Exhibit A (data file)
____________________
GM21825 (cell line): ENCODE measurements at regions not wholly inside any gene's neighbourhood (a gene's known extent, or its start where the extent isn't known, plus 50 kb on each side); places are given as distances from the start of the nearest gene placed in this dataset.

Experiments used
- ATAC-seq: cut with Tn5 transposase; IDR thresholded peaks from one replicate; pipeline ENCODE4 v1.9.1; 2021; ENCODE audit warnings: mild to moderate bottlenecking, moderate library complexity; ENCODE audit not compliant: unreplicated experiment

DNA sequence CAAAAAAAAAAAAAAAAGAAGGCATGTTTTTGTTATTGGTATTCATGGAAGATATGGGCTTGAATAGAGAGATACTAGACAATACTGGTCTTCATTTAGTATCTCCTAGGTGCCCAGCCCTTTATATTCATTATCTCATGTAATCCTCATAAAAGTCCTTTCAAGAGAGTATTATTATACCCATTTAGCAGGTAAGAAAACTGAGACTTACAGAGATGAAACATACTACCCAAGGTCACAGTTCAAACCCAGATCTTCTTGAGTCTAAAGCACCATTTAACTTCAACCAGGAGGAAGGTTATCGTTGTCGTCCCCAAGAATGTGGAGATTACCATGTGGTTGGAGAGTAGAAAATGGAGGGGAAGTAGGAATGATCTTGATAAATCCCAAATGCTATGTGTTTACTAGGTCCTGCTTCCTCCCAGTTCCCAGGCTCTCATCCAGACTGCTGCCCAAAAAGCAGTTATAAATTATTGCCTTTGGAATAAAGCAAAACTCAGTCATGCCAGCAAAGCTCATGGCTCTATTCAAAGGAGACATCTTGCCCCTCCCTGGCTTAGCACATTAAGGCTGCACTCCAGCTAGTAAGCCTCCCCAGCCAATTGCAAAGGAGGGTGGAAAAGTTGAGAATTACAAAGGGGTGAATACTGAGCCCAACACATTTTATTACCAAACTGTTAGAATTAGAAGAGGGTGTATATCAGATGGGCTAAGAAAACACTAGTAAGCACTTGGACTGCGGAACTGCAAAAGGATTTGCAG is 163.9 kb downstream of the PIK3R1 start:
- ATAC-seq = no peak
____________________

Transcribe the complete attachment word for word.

GM21825 (cell line): ENCODE measurements at regions not wholly inside any gene's neighbourhood (a gene's known extent, or its start where the extent isn't known, plus 50 kb on each side); places are given as distances from the start of the nearest gene placed in this dataset.

Experiments used
- ATAC-seq: cut with Tn5 transposase; IDR thresholded peaks from one replicate; pipeline ENCODE4 v1.9.1; 2021; ENCODE audit warnings: mild to moderate bottlenecking, moderate library complexity; ENCODE audit not compliant: unreplicated experiment

DNA sequence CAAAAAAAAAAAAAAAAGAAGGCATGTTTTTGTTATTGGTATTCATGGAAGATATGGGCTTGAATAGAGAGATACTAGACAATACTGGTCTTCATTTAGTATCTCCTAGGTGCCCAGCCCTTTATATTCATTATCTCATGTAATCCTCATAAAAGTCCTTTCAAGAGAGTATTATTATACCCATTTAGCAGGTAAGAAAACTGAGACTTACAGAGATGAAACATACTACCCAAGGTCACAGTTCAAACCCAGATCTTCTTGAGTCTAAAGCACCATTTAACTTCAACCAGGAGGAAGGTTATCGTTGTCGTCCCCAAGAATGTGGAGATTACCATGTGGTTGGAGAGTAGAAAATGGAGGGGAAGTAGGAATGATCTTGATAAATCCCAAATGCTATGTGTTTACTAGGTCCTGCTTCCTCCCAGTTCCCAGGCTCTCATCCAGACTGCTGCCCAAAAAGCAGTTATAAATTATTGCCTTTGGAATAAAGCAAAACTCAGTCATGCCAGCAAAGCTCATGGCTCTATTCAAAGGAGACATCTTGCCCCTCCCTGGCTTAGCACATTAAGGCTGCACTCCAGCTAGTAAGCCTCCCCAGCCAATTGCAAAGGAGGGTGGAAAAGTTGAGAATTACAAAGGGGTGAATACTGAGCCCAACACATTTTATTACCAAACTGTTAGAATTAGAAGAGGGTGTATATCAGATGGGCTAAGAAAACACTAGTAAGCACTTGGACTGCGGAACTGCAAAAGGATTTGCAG is 163.9 kb downstream of the PIK3R1 start:
- ATAC-seq = no peak